Can smart cities be sustainable?

The buzz around smart cities seems to be growing like never before. But what exactly are smart cities? Well, smart cities, amongst other things, deploy digital technologies like the Internet-of-Things and big data analytics to improve performance in areas like transportation, healthcare, water and waste management, space utilization, and so on. And why do smart cities do that? Well, to improve the standard and quality of life for its occupants, streamline urban operations, and foster economic competitiveness. But is sustainability also on the goal sheet for these smart cities? And can smart cities be sustainable?

Yes, smart cities can be sustainable!!

Urban areas are centers of economic growth and opportunity. To achieve the economic benefit optimally, urban municipal bodies are embracing a data-driven approach. Additionally, the approach also enables cities to become resilient and sustainable. Here’s how data-driven smart cities can become sustainable too:

  • Intelligent garbage and waste management solution

The Internet-of-Things is one technology that urban planners can leverage to resolve the problem of unorganized waste collection and disposal.

Dry and wet waste should be segregated into different dumpsters to effectively manage waste. But as manually monitoring each garbage bin is nearly impossible, the city planners embed different types of sensors to set up an automated monitoring mechanism. For instance, the moisture sensors help track wet waste. If by any chance, the wet waste is deposited in the dry waste container, the concerned person will automatically receive an alert message. Likewise, by using ultrasonic sensors, the personnel can determine whether the bins are filled to their full capacity or not. This way, the urban development authorities can promote financial growth while also ensuring sustainability.

  • Sustainable mobility

Smart city mobility services enable city dwellers to travel with comfort while ensuring sustainability. Data from heterogeneous sources is collected from within the urban environment to achieve real and collective transport-related intelligence. The intelligence is then utilized by authorities to offer information-enriched transport services, which also fosters sustainability.

Currently, in the process of building a smart, sustainable urban transport system, data from various sources like satellite navigation, GPS, floating car data, parking tickets, road accidents, CCTV cameras, microblogging, passenger card, and social media is gathered. The sourced data is then analyzed by energy-efficient algorithms. Analytics tools help authorities glean meaningful insights on traffic jams, resident activity, parked vehicles, weather conditions, and air quality data. Based on the insights drawn, optimal decisions can be taken with regard to a city’s transportation system, on a day-to-day basis. An AI-powered analytics tool learns from real-time updates and provides continuous feedback for adjustments to be made as per the situation. For example, smart city operators can send alerts to commuters, notifying them about the traffic conditions, vacant parking slots, best routing path, and so on. This way, smart city mobility enables better allocation of resources while not compromising on inhabitants’ lifestyle.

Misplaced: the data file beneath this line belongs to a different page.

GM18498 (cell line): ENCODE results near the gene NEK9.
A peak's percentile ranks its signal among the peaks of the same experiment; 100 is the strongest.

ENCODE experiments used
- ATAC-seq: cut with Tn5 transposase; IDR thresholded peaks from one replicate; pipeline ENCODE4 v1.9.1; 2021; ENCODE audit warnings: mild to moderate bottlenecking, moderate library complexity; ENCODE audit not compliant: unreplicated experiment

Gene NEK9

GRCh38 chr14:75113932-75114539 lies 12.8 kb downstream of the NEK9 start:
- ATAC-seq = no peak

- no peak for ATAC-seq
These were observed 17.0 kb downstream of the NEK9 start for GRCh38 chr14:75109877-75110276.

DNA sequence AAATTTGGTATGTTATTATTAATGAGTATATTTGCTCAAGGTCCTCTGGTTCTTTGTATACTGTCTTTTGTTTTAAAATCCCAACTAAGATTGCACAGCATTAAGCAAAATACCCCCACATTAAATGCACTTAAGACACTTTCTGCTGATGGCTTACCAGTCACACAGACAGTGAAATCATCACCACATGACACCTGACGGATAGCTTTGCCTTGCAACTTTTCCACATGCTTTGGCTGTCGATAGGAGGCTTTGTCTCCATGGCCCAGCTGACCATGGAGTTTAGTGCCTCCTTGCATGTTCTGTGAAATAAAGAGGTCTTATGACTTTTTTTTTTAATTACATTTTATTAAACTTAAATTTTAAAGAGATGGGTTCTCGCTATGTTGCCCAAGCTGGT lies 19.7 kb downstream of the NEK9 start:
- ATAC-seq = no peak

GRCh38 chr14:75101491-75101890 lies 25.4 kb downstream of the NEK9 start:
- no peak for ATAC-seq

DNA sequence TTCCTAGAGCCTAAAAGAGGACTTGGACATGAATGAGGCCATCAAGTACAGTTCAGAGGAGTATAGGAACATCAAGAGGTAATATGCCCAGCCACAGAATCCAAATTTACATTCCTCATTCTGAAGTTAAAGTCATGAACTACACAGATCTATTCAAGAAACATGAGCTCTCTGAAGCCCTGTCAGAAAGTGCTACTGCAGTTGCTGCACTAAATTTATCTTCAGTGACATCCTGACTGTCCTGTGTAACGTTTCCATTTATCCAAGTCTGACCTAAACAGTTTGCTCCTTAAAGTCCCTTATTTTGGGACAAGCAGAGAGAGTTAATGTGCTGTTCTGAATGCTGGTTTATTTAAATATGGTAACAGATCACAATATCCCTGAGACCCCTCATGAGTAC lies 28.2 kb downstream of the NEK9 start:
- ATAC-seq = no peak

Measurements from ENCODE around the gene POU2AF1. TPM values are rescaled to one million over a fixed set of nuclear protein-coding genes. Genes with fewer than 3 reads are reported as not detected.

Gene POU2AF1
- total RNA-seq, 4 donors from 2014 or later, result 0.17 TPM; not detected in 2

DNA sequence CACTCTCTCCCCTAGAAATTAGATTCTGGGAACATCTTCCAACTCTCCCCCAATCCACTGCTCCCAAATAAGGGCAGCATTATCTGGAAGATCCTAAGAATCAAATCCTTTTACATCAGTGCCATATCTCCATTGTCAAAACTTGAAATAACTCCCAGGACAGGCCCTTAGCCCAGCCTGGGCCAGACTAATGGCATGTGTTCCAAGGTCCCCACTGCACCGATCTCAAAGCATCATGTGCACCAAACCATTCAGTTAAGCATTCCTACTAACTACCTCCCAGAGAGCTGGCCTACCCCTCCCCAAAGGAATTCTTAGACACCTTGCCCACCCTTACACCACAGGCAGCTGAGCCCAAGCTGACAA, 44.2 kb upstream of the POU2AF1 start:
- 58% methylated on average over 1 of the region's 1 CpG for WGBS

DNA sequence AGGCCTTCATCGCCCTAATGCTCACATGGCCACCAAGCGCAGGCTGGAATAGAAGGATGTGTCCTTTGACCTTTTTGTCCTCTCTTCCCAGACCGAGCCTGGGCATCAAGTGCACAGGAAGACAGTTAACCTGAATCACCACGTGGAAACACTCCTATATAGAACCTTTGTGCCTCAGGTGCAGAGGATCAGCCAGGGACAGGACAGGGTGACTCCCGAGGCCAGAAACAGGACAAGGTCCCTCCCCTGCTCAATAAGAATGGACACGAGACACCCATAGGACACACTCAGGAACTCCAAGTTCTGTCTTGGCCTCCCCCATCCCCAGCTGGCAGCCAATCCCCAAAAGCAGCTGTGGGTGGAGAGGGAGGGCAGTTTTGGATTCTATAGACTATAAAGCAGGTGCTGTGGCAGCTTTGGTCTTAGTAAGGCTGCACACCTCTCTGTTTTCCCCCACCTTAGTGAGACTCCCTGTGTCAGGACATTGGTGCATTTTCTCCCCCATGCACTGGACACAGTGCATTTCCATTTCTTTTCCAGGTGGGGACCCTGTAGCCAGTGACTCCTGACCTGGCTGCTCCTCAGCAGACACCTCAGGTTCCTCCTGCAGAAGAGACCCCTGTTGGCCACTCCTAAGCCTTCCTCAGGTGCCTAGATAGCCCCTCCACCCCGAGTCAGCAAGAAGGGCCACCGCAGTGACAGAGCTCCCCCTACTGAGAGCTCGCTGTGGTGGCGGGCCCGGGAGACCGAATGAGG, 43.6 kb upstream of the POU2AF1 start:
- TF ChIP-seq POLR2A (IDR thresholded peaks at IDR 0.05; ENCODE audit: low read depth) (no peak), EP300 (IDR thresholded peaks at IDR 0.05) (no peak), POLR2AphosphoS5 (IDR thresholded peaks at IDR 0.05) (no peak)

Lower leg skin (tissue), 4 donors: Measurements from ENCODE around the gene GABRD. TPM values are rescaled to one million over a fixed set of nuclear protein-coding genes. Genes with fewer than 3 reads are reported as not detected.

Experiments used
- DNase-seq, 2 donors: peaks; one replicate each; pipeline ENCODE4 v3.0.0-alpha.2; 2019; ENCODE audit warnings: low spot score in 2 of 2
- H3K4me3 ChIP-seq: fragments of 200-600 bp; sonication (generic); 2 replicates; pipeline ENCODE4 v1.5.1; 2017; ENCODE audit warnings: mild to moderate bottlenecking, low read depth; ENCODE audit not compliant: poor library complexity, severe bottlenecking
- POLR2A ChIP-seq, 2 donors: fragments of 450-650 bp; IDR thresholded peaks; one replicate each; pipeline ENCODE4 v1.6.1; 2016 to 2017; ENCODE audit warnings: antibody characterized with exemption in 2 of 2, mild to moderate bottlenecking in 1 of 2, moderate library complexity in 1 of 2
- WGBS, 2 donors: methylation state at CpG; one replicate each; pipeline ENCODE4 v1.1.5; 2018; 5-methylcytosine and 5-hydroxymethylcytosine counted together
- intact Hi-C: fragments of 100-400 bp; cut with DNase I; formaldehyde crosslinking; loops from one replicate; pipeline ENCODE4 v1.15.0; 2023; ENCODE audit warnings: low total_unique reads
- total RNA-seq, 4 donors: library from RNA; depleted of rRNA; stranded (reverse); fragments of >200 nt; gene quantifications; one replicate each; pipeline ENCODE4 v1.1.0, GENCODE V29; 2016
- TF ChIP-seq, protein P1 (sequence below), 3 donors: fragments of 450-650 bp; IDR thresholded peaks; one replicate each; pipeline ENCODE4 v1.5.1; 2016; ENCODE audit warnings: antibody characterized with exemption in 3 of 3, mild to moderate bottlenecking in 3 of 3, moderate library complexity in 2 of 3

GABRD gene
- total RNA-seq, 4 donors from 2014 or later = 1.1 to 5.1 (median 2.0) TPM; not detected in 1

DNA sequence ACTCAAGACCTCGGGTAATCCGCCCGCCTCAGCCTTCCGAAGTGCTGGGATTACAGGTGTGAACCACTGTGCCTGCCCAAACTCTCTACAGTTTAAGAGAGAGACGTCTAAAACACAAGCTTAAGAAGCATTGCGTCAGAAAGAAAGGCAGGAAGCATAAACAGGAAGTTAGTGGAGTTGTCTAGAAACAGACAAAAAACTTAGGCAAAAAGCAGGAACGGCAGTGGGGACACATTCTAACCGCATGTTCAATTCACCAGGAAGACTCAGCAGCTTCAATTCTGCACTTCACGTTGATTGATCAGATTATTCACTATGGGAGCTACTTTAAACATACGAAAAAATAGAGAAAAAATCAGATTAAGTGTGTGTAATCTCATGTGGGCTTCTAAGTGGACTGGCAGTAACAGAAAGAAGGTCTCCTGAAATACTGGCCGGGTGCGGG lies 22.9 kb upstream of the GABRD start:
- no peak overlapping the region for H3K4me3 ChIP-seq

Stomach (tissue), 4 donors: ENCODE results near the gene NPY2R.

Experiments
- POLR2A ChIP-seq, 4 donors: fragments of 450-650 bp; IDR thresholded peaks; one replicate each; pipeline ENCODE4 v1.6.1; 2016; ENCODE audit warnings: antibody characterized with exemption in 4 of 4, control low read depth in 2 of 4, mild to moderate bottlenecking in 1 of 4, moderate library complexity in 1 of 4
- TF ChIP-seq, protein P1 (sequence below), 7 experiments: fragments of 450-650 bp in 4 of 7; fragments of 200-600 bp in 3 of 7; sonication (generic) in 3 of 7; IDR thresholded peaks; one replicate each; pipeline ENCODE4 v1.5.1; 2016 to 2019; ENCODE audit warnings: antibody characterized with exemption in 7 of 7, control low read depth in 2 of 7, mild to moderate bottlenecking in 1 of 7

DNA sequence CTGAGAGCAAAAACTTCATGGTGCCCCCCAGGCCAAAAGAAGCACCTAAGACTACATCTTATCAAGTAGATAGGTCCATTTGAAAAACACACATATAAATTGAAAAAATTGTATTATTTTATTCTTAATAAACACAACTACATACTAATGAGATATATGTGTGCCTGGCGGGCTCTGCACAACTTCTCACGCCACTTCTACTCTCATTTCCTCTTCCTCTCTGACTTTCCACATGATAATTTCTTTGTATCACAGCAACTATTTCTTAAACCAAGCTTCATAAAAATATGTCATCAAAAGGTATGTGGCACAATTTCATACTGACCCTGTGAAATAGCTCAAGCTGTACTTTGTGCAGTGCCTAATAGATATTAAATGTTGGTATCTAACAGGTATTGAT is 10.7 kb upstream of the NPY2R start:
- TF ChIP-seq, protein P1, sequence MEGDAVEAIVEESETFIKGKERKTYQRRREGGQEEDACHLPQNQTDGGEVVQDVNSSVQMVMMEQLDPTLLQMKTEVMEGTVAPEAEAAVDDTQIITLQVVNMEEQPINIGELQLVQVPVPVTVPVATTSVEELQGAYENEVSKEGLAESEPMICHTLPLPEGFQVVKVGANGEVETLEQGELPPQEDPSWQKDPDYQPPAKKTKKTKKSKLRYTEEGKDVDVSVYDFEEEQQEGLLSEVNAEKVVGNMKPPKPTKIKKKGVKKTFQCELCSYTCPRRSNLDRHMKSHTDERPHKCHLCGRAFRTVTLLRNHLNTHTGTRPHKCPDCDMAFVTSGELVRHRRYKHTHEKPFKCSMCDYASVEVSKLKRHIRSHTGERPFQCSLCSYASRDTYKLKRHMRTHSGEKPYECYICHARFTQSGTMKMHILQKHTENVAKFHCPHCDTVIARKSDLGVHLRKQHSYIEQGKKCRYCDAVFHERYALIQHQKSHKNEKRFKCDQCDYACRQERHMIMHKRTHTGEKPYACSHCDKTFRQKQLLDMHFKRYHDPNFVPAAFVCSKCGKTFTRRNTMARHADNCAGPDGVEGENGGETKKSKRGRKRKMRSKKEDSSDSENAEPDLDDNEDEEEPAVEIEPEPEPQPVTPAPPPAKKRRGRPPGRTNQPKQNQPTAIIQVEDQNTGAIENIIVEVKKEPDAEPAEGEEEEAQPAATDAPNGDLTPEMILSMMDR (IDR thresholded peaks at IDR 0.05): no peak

• Sustainable homes

The smart home environment comprises of numerous electronic devices that interact and share information with each other to provide personalized, comforting, and energy-efficient services to its occupants. Smart home components include automated temperature control, smart home appliances, sensitive lighting control, smart energy meters, smart medical services, and smart door locks. Each of these components not only transmits data to homeowners and elicit a timely reaction but also independently ensure zero resource wastage.

For example, in a smart home’s gardening system, owners can take care of their plants even remotely. The smart system will monitor the moisture content of the soil and the ambient light. If the soil moisture content goes below normal, the system will automatically switch on the sprinkler. And if the light falling on the plants is less than required, the system will use artificial lights. Sustainable homes, therefore, add not just convenience to their owner’s life but also help achieve ecological sustainability with effective resource utilization.

Transforming cities to become resilient and sustainable requires not only redesigning but also alterations in patterns of production, resource consumption, and waste utilization. Digital and sustainable technologies lend an incredible chance to develop connected and eco-friendly urban systems where ecological impacts are minimized and quality of life is enhanced for all.

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